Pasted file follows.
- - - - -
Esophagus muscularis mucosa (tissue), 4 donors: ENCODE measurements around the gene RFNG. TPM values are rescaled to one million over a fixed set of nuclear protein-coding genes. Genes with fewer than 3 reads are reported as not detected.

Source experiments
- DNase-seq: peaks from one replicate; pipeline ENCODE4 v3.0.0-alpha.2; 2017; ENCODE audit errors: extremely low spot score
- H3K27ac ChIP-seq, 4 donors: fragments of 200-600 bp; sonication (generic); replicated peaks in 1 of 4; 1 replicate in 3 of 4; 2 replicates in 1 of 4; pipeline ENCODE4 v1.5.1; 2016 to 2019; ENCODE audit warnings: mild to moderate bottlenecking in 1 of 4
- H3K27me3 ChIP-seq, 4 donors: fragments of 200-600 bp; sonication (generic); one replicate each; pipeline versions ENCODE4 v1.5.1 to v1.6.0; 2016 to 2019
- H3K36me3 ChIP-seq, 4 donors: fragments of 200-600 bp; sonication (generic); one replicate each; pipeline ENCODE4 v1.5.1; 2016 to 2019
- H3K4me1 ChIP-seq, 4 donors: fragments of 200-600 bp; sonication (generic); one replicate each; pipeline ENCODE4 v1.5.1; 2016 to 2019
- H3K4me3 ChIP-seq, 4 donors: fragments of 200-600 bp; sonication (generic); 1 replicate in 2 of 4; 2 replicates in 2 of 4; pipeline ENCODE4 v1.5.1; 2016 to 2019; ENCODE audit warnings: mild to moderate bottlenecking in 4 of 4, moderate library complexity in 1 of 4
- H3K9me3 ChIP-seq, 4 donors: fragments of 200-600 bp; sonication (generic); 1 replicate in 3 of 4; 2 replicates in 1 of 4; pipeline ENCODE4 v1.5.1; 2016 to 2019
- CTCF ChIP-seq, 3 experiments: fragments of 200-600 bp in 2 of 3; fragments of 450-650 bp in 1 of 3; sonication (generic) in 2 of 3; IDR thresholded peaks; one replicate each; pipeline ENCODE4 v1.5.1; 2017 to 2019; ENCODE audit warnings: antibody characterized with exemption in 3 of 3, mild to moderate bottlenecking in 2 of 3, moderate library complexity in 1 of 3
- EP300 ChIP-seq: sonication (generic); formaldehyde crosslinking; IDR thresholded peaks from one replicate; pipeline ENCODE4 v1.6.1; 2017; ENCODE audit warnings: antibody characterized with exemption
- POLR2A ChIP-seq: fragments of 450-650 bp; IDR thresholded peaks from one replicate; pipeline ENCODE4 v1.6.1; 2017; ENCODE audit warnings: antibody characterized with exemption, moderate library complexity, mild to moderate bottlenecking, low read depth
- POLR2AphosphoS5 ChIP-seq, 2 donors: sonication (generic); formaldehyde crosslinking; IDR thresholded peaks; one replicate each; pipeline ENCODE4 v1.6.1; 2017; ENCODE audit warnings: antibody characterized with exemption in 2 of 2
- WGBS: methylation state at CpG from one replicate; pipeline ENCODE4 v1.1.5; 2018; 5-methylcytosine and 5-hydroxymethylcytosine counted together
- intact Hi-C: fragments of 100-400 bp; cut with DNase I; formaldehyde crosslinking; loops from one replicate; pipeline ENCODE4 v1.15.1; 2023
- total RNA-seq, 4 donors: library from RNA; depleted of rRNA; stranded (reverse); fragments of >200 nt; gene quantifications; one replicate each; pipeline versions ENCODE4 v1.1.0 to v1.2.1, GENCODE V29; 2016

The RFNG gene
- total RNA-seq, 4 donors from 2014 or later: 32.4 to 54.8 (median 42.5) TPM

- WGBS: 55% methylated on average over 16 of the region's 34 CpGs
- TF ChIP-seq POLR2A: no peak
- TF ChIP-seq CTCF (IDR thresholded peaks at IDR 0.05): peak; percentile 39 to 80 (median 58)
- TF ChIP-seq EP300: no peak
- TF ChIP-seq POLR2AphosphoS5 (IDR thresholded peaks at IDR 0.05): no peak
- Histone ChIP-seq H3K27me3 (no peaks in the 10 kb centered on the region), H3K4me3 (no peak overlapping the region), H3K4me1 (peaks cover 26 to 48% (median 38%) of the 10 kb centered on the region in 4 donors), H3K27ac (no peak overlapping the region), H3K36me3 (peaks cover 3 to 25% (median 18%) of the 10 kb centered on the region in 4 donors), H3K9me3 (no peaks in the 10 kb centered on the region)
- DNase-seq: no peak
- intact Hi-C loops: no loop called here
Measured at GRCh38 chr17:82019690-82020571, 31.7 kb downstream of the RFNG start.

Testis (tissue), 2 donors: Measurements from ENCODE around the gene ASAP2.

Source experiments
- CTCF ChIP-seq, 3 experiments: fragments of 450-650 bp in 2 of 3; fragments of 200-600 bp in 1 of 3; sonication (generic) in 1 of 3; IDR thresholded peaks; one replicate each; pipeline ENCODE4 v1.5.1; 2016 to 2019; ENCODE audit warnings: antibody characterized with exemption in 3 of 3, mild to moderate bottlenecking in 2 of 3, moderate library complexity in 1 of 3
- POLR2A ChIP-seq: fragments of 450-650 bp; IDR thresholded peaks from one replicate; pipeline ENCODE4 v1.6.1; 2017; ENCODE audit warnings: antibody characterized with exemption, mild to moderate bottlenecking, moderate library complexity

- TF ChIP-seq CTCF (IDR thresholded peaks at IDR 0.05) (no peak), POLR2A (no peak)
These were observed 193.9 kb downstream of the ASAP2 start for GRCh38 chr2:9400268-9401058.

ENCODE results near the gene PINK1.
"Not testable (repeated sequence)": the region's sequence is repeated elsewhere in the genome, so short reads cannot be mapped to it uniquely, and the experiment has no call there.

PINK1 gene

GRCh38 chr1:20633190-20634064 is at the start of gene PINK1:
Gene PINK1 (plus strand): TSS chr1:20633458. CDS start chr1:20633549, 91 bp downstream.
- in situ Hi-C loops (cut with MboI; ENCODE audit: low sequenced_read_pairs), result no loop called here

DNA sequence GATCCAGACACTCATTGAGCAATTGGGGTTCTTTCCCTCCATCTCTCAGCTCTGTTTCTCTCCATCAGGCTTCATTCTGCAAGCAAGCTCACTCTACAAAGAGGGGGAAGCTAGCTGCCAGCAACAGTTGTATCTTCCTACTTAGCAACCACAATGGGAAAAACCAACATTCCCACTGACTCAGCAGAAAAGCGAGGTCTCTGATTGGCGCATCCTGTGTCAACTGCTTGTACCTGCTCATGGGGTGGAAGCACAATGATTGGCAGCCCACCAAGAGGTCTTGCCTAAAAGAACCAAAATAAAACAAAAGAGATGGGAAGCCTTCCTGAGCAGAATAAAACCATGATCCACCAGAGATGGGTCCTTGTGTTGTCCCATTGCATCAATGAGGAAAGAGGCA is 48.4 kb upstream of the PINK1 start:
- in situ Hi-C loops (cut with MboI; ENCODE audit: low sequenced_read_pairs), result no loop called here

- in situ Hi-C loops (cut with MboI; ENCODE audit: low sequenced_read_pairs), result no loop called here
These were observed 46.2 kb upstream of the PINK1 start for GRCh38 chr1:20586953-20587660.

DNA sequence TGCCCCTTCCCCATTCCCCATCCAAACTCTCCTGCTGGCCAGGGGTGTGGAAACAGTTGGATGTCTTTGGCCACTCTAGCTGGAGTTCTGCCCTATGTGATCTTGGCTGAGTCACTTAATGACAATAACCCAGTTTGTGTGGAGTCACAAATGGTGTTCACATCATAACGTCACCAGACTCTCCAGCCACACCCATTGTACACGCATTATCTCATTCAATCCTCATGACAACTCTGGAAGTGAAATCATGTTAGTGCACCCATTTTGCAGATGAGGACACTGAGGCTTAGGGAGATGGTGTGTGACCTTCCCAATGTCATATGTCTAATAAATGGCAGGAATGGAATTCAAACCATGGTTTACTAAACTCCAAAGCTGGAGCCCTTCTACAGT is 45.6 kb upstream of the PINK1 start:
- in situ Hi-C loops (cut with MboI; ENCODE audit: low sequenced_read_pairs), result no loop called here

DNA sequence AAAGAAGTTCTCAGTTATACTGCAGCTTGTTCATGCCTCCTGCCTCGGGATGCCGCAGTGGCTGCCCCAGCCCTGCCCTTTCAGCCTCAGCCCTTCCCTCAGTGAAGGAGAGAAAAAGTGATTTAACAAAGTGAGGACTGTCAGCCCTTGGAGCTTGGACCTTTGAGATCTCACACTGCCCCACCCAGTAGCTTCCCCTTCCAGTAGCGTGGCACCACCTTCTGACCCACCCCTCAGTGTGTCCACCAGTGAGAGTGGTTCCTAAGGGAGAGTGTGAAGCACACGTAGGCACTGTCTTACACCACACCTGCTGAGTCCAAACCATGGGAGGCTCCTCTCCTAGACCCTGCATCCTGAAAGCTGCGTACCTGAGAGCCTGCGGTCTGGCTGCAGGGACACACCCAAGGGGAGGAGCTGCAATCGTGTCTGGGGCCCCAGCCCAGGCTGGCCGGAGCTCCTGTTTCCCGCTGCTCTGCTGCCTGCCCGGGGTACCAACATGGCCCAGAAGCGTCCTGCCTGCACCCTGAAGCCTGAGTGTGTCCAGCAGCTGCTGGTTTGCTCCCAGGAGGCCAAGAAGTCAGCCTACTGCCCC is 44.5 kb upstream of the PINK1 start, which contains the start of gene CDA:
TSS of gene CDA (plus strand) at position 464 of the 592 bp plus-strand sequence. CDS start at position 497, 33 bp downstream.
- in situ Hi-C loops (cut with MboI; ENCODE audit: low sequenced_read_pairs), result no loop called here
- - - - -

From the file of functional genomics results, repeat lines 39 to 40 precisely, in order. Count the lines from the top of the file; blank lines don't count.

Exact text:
- in situ Hi-C loops (cut with MboI; ENCODE audit: low sequenced_read_pairs), result no loop called here

DNA sequence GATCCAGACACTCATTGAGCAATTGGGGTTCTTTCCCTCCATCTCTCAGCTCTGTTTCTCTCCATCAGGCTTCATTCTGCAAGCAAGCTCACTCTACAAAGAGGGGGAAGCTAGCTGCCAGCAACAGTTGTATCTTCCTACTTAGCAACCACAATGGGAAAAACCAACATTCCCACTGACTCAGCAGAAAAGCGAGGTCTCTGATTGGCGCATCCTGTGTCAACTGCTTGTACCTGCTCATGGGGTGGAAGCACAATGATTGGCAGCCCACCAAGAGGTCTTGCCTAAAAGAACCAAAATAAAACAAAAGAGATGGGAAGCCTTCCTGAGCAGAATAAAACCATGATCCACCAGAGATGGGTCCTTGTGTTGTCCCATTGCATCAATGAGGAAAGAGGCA is 48.4 kb upstream of the PINK1 start: